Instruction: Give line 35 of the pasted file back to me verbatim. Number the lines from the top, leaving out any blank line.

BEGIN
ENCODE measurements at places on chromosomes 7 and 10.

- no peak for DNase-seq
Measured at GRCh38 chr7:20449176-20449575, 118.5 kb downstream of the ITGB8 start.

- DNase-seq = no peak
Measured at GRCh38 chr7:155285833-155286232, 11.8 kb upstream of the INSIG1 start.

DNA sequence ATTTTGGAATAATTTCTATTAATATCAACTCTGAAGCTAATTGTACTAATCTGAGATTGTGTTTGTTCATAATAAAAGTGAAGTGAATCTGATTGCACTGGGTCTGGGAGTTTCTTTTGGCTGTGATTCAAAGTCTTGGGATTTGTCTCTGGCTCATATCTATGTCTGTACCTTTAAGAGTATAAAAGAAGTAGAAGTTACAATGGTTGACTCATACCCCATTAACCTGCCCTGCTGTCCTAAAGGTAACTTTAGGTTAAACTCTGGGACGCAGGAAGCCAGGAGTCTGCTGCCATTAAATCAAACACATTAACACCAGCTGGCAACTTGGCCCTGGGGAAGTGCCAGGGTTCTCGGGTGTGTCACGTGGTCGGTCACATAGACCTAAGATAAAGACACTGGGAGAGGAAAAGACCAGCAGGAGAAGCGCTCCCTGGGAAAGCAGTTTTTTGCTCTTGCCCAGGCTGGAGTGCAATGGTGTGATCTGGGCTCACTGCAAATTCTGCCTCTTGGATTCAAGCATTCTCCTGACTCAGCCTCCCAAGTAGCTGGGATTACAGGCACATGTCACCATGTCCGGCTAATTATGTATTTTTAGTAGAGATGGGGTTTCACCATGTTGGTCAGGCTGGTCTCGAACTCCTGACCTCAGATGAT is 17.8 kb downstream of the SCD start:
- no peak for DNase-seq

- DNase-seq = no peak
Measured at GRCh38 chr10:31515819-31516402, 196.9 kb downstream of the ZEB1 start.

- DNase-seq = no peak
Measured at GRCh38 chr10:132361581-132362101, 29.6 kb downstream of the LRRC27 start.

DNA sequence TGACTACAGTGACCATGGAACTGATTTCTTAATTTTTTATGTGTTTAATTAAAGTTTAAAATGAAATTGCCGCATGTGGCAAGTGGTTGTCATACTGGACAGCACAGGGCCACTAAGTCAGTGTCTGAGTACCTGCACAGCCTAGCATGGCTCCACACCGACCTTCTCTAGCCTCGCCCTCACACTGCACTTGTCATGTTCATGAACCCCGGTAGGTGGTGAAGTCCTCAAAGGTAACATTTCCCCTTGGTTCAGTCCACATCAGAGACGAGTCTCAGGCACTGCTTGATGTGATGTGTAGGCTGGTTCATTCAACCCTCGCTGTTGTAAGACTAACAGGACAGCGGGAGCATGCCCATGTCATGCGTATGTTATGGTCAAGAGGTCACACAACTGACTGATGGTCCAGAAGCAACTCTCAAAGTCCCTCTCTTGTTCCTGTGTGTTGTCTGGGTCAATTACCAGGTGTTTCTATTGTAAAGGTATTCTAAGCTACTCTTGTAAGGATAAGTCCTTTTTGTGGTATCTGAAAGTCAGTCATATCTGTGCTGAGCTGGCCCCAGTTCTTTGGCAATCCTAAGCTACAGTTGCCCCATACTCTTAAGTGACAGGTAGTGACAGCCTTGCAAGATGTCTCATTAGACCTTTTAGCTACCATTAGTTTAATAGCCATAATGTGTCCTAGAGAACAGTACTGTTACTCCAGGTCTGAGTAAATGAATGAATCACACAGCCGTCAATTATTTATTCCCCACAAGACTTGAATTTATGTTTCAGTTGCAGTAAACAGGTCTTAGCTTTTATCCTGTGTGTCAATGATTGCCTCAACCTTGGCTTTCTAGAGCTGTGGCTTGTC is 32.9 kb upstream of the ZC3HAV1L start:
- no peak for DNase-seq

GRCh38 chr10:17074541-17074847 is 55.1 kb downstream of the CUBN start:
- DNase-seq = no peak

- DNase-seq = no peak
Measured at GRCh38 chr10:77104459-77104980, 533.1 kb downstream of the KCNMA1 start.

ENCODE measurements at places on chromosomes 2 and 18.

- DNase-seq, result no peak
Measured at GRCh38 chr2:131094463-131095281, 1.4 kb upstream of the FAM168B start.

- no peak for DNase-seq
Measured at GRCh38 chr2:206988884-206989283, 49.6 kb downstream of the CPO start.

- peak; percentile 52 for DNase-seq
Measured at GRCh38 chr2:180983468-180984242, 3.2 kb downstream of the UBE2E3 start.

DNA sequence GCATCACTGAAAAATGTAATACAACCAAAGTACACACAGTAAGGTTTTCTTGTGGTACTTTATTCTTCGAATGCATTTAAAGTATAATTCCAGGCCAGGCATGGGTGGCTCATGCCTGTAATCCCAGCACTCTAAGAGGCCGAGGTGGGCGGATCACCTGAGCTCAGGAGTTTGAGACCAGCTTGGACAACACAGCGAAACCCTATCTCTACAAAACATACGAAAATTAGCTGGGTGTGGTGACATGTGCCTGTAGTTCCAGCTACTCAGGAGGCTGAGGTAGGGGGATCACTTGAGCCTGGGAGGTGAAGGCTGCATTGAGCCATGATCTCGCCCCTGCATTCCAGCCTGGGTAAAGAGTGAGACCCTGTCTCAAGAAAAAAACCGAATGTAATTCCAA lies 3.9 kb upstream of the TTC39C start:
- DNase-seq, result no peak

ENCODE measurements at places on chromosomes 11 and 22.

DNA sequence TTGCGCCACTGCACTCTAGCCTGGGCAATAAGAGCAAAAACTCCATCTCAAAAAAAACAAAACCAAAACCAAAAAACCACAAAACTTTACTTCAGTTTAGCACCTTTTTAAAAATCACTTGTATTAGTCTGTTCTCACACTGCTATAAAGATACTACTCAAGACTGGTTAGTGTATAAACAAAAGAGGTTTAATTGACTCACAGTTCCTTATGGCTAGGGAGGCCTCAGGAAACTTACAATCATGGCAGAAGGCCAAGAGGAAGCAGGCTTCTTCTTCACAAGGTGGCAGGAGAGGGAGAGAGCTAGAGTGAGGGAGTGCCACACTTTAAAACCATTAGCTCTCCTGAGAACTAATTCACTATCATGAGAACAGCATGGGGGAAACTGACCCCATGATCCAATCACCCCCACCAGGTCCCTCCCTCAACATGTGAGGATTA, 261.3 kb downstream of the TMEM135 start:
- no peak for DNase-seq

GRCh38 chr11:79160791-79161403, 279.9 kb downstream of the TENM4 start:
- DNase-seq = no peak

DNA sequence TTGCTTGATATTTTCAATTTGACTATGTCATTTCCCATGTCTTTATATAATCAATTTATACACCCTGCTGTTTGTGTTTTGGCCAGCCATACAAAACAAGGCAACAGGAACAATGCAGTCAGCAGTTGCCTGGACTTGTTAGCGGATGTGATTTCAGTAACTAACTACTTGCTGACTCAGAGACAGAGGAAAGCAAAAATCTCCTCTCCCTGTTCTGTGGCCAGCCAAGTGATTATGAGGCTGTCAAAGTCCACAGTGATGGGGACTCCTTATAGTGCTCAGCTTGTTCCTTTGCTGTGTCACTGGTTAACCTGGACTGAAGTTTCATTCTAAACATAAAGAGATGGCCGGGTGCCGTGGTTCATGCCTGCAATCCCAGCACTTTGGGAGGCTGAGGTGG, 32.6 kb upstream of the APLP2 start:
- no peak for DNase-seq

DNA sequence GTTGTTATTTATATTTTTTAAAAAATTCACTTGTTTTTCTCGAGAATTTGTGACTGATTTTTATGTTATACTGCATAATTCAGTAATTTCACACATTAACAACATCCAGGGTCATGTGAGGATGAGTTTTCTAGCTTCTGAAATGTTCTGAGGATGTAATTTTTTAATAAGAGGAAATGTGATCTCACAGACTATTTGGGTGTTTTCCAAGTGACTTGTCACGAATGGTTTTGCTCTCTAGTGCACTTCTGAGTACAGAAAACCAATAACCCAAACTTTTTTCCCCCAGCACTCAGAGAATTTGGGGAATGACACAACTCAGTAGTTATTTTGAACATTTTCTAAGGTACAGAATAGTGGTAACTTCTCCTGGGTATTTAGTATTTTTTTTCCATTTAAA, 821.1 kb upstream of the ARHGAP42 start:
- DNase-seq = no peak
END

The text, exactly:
- DNase-seq = no peak